We use cookies to ensure our website operates correctly and to monitor visits to our site. This helps us to improve the way our website works, ensuring that users easily find what they are looking for. To allow us to keep doing this, click 'Accept All Cookies'. Alternatively, you can personalise your cookie settings.

Accept All Cookies Personalise settings

Blogs

Inside Access: Consumer Electronics Show 2020 - part three

10/01/2020

Mike Sewart, Director of Research, Experimentation and Innovation at QinetiQ

As the last of the key show days draws to a close; here is the latest insight from the show floor – including Power Sources, AI and Wellbeing.

Consumer Electronics Show
Batteries & Power Sources
Throughout the three days at CES we have seen some interesting developments in the areas of batteries as well as power management. New to the market this year are the developments in organic batteries. While designed for low voltage/amp applications, it is possible to see that organic battery sources will become very usable for wearable technology. The primary use cases have been designed for the health sector; for example with disposable, digital pregnancy tests. However, there is a need to look at more sustainable battery technology for wider markets and the case is no different in defence as newer, smaller technology is moved into the field.

However, the area of greater interest for our market is wireless power transfer. One British SME has developed a very small format receiver (smaller than a credit card) which, when coupled to the transmitter (again very small), could power multiple receivers from a range of up to 10m. Clearly the technology is not applicable for high power applications, but there is a clear use case in wearable technology on soldiers to enable the mission.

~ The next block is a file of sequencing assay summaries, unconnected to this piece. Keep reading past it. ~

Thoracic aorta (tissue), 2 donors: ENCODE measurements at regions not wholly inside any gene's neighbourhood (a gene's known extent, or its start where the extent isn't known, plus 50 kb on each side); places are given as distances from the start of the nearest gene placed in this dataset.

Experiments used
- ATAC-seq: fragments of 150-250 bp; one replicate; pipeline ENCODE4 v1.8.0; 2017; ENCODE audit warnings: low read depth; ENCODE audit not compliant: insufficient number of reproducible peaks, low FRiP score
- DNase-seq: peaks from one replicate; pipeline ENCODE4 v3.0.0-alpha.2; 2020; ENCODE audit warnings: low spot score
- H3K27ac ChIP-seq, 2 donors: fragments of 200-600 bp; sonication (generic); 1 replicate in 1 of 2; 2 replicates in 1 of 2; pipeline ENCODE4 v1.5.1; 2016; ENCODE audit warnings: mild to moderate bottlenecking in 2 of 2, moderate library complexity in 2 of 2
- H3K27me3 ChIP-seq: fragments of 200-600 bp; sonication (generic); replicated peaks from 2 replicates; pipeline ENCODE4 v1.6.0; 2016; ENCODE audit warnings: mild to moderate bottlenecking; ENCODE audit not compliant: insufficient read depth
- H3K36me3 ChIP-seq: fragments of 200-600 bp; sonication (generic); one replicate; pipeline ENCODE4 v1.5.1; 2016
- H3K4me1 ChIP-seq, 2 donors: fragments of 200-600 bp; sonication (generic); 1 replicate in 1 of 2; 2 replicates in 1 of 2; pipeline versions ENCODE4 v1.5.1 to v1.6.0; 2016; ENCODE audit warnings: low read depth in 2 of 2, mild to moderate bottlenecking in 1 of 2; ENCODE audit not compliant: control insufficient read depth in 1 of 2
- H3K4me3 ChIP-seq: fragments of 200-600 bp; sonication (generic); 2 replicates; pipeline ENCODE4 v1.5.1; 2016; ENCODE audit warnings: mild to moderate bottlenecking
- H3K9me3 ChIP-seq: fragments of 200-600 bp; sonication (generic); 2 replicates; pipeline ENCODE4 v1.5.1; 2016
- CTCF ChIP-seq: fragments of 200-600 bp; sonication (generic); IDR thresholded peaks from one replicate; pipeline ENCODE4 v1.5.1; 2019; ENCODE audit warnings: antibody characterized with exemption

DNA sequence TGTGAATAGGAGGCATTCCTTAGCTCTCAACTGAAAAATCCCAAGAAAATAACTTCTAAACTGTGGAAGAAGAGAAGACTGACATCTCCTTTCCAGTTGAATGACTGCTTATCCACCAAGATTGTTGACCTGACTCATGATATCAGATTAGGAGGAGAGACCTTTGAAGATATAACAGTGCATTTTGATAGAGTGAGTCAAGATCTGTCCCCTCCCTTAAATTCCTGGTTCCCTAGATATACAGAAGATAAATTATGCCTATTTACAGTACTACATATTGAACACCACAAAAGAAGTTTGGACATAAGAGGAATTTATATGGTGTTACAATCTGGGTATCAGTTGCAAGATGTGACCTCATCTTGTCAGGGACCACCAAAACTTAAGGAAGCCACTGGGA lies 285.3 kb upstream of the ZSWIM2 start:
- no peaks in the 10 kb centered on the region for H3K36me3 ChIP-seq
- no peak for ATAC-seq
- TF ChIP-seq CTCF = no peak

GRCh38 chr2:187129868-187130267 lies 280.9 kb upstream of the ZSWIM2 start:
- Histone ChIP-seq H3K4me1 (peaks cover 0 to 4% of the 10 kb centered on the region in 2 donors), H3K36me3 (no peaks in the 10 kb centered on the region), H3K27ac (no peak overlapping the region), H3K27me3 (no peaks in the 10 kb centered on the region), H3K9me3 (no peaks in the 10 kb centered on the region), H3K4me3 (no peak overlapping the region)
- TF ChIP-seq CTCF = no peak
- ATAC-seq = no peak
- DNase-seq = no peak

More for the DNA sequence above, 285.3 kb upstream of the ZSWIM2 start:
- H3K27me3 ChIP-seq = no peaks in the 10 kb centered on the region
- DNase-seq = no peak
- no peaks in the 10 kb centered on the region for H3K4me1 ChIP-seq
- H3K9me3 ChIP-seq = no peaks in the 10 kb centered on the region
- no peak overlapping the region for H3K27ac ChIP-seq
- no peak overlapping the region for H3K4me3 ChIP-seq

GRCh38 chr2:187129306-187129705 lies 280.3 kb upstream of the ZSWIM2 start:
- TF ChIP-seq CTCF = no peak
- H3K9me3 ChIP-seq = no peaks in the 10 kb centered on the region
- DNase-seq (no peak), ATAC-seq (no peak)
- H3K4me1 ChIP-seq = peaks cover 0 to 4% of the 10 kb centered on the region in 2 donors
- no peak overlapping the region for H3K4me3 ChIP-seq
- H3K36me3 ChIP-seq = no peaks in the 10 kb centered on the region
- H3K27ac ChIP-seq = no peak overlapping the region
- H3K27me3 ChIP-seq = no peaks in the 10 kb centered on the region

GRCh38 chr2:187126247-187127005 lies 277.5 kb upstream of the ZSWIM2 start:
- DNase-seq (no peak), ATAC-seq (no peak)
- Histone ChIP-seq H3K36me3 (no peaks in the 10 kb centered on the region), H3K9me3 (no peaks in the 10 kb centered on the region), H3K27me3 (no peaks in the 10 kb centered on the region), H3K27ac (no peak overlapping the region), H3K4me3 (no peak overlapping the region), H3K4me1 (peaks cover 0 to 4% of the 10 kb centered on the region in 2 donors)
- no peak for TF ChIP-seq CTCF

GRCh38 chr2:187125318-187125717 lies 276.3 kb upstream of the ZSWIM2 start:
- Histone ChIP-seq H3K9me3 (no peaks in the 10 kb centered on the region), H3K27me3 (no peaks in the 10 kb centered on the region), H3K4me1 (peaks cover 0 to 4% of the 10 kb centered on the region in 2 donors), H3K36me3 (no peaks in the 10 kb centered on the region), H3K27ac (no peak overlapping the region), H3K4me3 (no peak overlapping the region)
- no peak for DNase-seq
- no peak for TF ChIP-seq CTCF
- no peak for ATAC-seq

Additionally, it is looking more likely that wearables and other technology will be interwoven into clothes. This technology will need to be powered and a source included in the design. Using wireless transfer technology like this, then means that embedding rechargeable cells into the clothing is now very conceivable and that they could even wirelessly charge when soldiers are in a land vehicle for example. The technology is available for integration and this is an area which that QinetiQ will look to collaborate with our customers and partners on to create a technology demonstrator and prove the concept.

Artificial Intelligence and Near Real-time

While there has been a significant focus in the field of machine learning within the artificial intelligence (AI) domain; it was interesting to see a number of developments around Natural Language Processing (NLP). Some of these developments included in-ear voice enhancers as well as near real-time language translation. This type of technology has applicability in many sectors and you can see how it could be extremely useful technology in the Defence sector. The most exciting technology in this area, however, came from a small British company that has developed an AI solution that conducts targeted voice recording. In the example showcased, all other background noise and voices were suppressed, with the exception of the one voice that had been targeted. Clearly the applicability of this technology for deep surveillance is significant here and one that QinetiQ will be actively taking back to the defence market in collaboration.

Wellbeing

An overarching theme that has been woven throughout CES is wellbeing. While limitless technologies for the consumer keep arriving in this space; there has been a clear shift to look more widely at wellbeing technology for enterprises. This ranges from massage chairs and sleep pods through to electronic headband technology designed for stress relief and voice and AI enabled environments to strengthen productivity at the office or as home workers. The level of R&D being invested into this area will continue to grow as society continues to struggle with high degrees of cognitive burden and over-stimulation through consumer technology; QinetiQ certainly works on projects with clients and partners around the human factors and impacts of technology on people. It’s perhaps somewhat ironic that technology solutions are being developed to manage the side-effects of consumer technology! Maybe a better answer would be regular “digital detoxes” as a policy in the working environment?

If you’d like to hear more about what the team saw on day three of the show, David Taylor, Chief Solutions Architect at QinetiQ joins me in the video below.